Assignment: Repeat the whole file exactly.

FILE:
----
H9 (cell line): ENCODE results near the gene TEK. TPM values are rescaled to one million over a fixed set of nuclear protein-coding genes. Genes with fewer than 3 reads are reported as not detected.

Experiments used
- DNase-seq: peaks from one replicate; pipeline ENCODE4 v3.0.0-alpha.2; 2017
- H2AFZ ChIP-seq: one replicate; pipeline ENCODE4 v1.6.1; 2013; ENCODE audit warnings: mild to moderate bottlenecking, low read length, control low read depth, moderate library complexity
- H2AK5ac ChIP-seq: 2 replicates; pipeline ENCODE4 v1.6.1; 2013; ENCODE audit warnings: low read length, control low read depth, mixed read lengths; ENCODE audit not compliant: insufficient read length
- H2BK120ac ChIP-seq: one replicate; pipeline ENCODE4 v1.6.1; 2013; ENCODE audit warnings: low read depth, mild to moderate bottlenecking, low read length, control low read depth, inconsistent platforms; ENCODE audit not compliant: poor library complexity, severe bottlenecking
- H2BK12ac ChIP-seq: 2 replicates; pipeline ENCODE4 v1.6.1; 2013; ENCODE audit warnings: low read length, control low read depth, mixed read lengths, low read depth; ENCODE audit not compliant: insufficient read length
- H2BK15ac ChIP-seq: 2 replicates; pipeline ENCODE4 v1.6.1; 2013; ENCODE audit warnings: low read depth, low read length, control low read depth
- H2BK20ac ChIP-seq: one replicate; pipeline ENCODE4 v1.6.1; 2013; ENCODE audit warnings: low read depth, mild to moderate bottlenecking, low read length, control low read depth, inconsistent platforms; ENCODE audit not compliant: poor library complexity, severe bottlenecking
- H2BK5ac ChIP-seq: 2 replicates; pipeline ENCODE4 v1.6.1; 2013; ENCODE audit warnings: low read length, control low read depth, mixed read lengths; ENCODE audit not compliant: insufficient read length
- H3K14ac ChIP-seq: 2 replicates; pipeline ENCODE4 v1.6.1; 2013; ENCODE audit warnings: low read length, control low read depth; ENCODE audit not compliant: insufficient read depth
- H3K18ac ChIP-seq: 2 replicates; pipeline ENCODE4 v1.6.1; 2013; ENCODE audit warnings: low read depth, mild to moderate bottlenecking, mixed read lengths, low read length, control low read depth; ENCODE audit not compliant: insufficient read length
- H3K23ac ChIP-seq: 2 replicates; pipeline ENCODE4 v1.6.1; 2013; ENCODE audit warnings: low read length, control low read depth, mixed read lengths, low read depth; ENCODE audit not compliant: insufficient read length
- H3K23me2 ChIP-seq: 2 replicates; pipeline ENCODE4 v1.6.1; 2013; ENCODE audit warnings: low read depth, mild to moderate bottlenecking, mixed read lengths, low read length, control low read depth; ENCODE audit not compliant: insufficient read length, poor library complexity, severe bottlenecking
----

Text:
H9 (cell line): ENCODE results near the gene TEK. TPM values are rescaled to one million over a fixed set of nuclear protein-coding genes. Genes with fewer than 3 reads are reported as not detected.

Experiments used
- DNase-seq: peaks from one replicate; pipeline ENCODE4 v3.0.0-alpha.2; 2017
- H2AFZ ChIP-seq: one replicate; pipeline ENCODE4 v1.6.1; 2013; ENCODE audit warnings: mild to moderate bottlenecking, low read length, control low read depth, moderate library complexity
- H2AK5ac ChIP-seq: 2 replicates; pipeline ENCODE4 v1.6.1; 2013; ENCODE audit warnings: low read length, control low read depth, mixed read lengths; ENCODE audit not compliant: insufficient read length
- H2BK120ac ChIP-seq: one replicate; pipeline ENCODE4 v1.6.1; 2013; ENCODE audit warnings: low read depth, mild to moderate bottlenecking, low read length, control low read depth, inconsistent platforms; ENCODE audit not compliant: poor library complexity, severe bottlenecking
- H2BK12ac ChIP-seq: 2 replicates; pipeline ENCODE4 v1.6.1; 2013; ENCODE audit warnings: low read length, control low read depth, mixed read lengths, low read depth; ENCODE audit not compliant: insufficient read length
- H2BK15ac ChIP-seq: 2 replicates; pipeline ENCODE4 v1.6.1; 2013; ENCODE audit warnings: low read depth, low read length, control low read depth
- H2BK20ac ChIP-seq: one replicate; pipeline ENCODE4 v1.6.1; 2013; ENCODE audit warnings: low read depth, mild to moderate bottlenecking, low read length, control low read depth, inconsistent platforms; ENCODE audit not compliant: poor library complexity, severe bottlenecking
- H2BK5ac ChIP-seq: 2 replicates; pipeline ENCODE4 v1.6.1; 2013; ENCODE audit warnings: low read length, control low read depth, mixed read lengths; ENCODE audit not compliant: insufficient read length
- H3K14ac ChIP-seq: 2 replicates; pipeline ENCODE4 v1.6.1; 2013; ENCODE audit warnings: low read length, control low read depth; ENCODE audit not compliant: insufficient read depth
- H3K18ac ChIP-seq: 2 replicates; pipeline ENCODE4 v1.6.1; 2013; ENCODE audit warnings: low read depth, mild to moderate bottlenecking, mixed read lengths, low read length, control low read depth; ENCODE audit not compliant: insufficient read length
- H3K23ac ChIP-seq: 2 replicates; pipeline ENCODE4 v1.6.1; 2013; ENCODE audit warnings: low read length, control low read depth, mixed read lengths, low read depth; ENCODE audit not compliant: insufficient read length
- H3K23me2 ChIP-seq: 2 replicates; pipeline ENCODE4 v1.6.1; 2013; ENCODE audit warnings: low read depth, mild to moderate bottlenecking, mixed read lengths, low read length, control low read depth; ENCODE audit not compliant: insufficient read length, poor library complexity, severe bottlenecking